• Lin & Larry

      When we went over the raw date from the Fastnet race and read the total script of the inquiry we were surprised to find that of the 230 boats that reported still being at sea during the worst of the event, 28 reported they lay hove to, most of the others either ran off or lay ahull. Of the 28 laying hove to only one reported suffering any damage. Over 130 of the others suffered damage or were abandoned by crew. But the report then went on to say, “As laying hove to was the least favored option, we have not included this in our report.” The one vessel which stated they suffered two knock downs while hove to, did not describe what sail they were carrying.

  35. nevisdog

    Yes, I can see some shortcomings in that report – 11% of yachts heaving to is not an insignificant number and becomes more significant if those two reported knockdowns were suffered by only one yacht.

    But, should you amend your book? It troubles me that others may state you are wrong. Better to say, “Of 26 yachts that hove to, only one yacht reported suffering two knockdowns. She suffered two more knockdowns when running off at speed and reported, ‘the best tactic appeared to be to keep sailing to windward.’ ” Or at least that’s my reading of the Fastnet report, s.4.9 and table 4.8. It is Rousemaniere who states (p.118) ‘the 33′ Veronier II rolled while hove-to under storm jib,’ resulting in the loss of one man overboard.


    Hi Lin.
    Just a quick note to let you know I appreciate your efforts.
    You, Larry and Fatty feature heavily in my learning and planning.
    If I ever get my boat launched I’ll tell you my story but for now I hope to sail over to say hello one day.

    Yours with respect and admiration,
    Bruce Abrahams

  37. clhenderson

    Just wanted to say that I purchased several of your videos a few years ago and they were so informative. Also, I really enjoy reading your newsletter. I have two boys and one just learned to sail at scout camp this summer. We are trying to save and raise money to buy a used Cape Dory, or similar boat. If you don’t mind sharing our funding page around, it would be greatly appreciated. The link is Thanks for sharing your adventures and wonderful stories!

  38. cm1990

    Dear Lin and Larry,

    I’m 25, love your stories and the beauty of the stories that you tell. I go to sea for a living on merchant vessels, and am in the final stages (hopefully!) of purchasing my own boat. I wanted to ask what you think about the future of sailing/cruising as it relates to people more in my age group? From where I am, its just kind of assumed that having a boat and doing waterborne activities is generally too expensive and out of the average person’s reach. I don’t think this is true, and try to spread my opnion when respectfully possible. I think it may be a slow process to hopefully bring people back to the realization that the ocean is a place of opportunity, recreation and maybe even wealth, but may require a similar paradigm shift in thought, although opposite, that occured when lobster became a rich man’s food rather than a slave’s food. I was wondering what you think about younger generations getting involved in cruising, how to sustain the interest, but also stoke it, and make it an accessible and meaningful way for a person to live? Thank you for your time,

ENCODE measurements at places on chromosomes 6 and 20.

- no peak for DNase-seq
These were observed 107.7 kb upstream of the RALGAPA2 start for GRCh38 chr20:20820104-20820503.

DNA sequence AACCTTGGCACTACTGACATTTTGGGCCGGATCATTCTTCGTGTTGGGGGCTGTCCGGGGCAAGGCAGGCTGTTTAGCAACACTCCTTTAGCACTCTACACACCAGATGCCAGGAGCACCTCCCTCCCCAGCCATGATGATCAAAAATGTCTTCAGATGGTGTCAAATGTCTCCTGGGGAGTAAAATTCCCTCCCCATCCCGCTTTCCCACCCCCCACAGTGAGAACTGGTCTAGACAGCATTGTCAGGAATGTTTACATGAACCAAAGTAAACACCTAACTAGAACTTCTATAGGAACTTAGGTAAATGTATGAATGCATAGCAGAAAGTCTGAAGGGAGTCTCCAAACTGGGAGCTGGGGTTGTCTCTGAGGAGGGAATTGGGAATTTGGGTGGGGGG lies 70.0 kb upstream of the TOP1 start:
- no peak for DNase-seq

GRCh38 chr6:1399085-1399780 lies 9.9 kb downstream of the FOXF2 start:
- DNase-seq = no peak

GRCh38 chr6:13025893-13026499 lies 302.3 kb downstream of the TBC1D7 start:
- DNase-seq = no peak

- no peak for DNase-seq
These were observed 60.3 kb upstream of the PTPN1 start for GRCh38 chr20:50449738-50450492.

Chris Meoli

  39. glenn

    Having just finished Taleisins’s Tales, which my brother bought from you for me yesterday in Port Townsend, I’ll say, write more of them. I own all your previous cruising books, and will happily buy more!

  40. espiral

    I have read many of your books many years ago, preparing to live aboard. They were inspiring and I expect to reread them– as soon as sailing seems imminent again.
    I don’t have a comment on a recent newsletter; I have a question.
    We had planned to live aboard and cruise after I had a serious accident and gave up on ‘being respectable’ and wanted to just live and travel. Ian, my partner, had thought we should get an old fiberglass boat as they were extremely strong and affordable. This despite the fact that he had a subscription to wooden boat for 30 years. Of course he fell in love with a wooden boat… and it ended up being given to us after the surveyor found many more problems than the owner anticipated, and the owner felt the boat would rot unless someone with Ian’s skills and interest took it on. (The boat was still being sailed but it needed to be refastened, many of the frames needed to be changed or sistered, the keel bolts needed to be replaced, there was rot…) Fifteen years later, the boat is still being worked on; it is now whole- and quite beautiful, but Ian works on it alone (he has done a beautiful job) and I work to support the project.
    I am writing because we have saved a small amount of money that I would like to use towards getting the boat in the water. We now live in Savannah GA and there are, to our knowledge, no wooden boat builders here. I wonder if you know anyone who might work in this area or who travels around fixing boats… The main thing is we want someone whose work we trust. (We have an airstream that someone could possibly stay in, if they want, to lower living costs…)
    I would love to send you photos of this now whole boat, but don’t see how to do that. I want to add that Ian, being an architect who has long had an interest in sustainability, has converted the boat to a ‘green’ boat. He took out the Mercedes engine and replaced it with an electric motor and batteries…
    I am writing, desperate to finally sail- and to live the way we have wanted to live.
    Just asking if you have any suggestions.
    Thank you for all your books with their very practical advice– and your example of a cruising couple!